All around the country, newly-minted high school graduates are heading off to college. They’ll be taking a lot of things with them, but we know that financial literacy is not one of them.
If I could spend just two hours with these awesome students, this is what I would attempt to cram into their heads, then pray that it penetrates their hearts:
A BUDGET IS YOUR FRIEND. That means you 1) have a written plan for how you are going to spend your money 2) you use that written plan like you would a road map, consulting it often and 3) you use a site like Mint.com or a pencil and paper to record how you spend every nickel. SallieMae.com has a monthly budget worksheet to help you estimate your costs and keep expenses under control.
GET A FREE CHECKING ACCOUNT. It’s not easy these days to find free checking accounts with no strings attached—no monthly fee, no minimum balance requirement and no minimum deposit. But many banks such as US Bank, do offer free student accounts that fit this criteria. Explore banking options in the city where you will be attending school or find out if the bank or credit union that your parents already use offers free student accounts and has a branch near the college campus.
CREDIT-CARD DEBT? Don’t be ridiculous. Credit card debt has the potential to sink your ship. Think of it like cancer. At first it’s just a tiny thing that’s not that big of a deal. But then it starts to multiply and if not dealt with swiftly, it will do horrible things in your life. Never use a credit card to pay for things because you don’t have enough money. That is the fast track to financial trouble. You do not need to have a cent of credit card debt to build a great credit score. Please do not use “building credit” as an excuse to burden yourself down with credit-card debt.
LIVE WITH CASH. Your generation has been somewhat brainwashed to believe that plastic is the only safe way to pay for things. That may be true if you buy things online, but over all it is just so not true. I don’t have the time or space to get into a long dissertation on the subject, just believe me when I tell you that using cash—currency, greenbacks, dollars, coins—will simplify your life and it will keep you from overspending.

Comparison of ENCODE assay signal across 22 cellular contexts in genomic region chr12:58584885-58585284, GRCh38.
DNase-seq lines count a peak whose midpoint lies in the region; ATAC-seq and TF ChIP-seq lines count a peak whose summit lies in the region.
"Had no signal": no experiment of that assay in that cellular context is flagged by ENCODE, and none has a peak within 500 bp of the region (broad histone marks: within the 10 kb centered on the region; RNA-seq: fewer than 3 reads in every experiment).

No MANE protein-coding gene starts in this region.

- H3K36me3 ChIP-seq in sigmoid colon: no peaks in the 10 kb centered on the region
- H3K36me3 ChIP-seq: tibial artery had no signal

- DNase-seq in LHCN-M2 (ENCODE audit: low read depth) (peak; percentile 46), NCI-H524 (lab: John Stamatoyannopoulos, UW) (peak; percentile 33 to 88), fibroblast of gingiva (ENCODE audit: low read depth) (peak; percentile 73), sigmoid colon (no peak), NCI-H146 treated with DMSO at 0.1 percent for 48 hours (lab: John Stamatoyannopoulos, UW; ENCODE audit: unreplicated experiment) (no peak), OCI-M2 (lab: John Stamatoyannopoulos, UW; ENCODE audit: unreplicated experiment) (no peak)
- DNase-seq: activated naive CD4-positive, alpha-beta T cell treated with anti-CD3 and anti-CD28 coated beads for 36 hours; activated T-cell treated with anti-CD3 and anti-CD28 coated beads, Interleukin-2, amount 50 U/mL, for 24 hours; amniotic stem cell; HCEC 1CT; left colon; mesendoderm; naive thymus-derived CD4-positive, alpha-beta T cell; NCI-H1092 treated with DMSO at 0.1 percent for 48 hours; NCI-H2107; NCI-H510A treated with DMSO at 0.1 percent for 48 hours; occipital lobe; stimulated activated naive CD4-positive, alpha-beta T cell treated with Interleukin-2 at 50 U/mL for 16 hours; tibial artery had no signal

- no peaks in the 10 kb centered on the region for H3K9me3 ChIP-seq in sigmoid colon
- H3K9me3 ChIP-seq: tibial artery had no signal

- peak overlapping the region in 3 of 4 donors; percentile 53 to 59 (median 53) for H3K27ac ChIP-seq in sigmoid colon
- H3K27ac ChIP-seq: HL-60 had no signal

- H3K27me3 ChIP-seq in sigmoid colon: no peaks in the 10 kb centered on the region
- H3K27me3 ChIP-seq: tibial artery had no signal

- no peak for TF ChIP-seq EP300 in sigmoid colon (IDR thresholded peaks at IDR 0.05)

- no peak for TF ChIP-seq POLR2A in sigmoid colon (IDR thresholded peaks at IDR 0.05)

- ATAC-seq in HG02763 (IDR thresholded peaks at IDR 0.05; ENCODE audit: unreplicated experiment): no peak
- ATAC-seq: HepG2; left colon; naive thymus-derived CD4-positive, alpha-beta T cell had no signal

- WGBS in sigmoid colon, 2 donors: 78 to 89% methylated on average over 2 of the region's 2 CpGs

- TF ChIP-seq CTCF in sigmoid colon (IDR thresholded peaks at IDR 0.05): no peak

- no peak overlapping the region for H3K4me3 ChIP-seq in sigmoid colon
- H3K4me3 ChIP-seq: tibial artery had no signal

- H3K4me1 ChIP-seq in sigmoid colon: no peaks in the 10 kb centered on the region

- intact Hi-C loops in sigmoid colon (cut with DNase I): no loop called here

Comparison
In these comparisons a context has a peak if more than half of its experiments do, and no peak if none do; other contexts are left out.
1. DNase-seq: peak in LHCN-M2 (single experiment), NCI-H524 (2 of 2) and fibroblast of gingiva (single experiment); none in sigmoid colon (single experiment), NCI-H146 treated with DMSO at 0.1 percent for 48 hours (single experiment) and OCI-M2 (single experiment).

EAT YOUR FOOD PLAN. If you or your parents have paid for the school’s meal plan, you need to know how many meals are covered then do something remarkable: Actually eat those meals. If you’re eating pizza in your dorm room or driving through Burger King instead, you’re just throwing away money. It might feel cool to spend your money like that now, but you will regret it later.
DON’T BECOME A STARBUCKS REGULAR. I want to say “never,” but I’ll compromise a bit on this one. Seriously, the coffee at Starbucks or Coffee Bean or any other trendy coffee house is so expensive it almost makes me choke.
Let your grandparents and others know how much you love Starbucks gift cards. They are anxious to know what they can send to you while you’re away. Then use the gift cards instead of your cash.
Think about it: If you spend $3 a day at Starbucks, that $90 a month. On coffee. Multiply by 9 to see how much you’ll in a school year ( $810). You don’t want to spend your money that way. Buy an inexpensive coffee maker instead and make it yourself in your room.
BUY USED TEXT BOOKS. The cost of new textbooks is going to be so shocking, it will make you want to chew your hair. You can cut that cost in half at least by buying used books online or even renting them.
KEEP SEARCHING. Students who couldn’t secure a scholarship for the fall semester shouldn’t give up hope. Many scholarships have spring deadlines, so continue your search during this school year and next year, too. Just keep applying.
Take these basic money principles and apply them to your life starting now. And have a great year!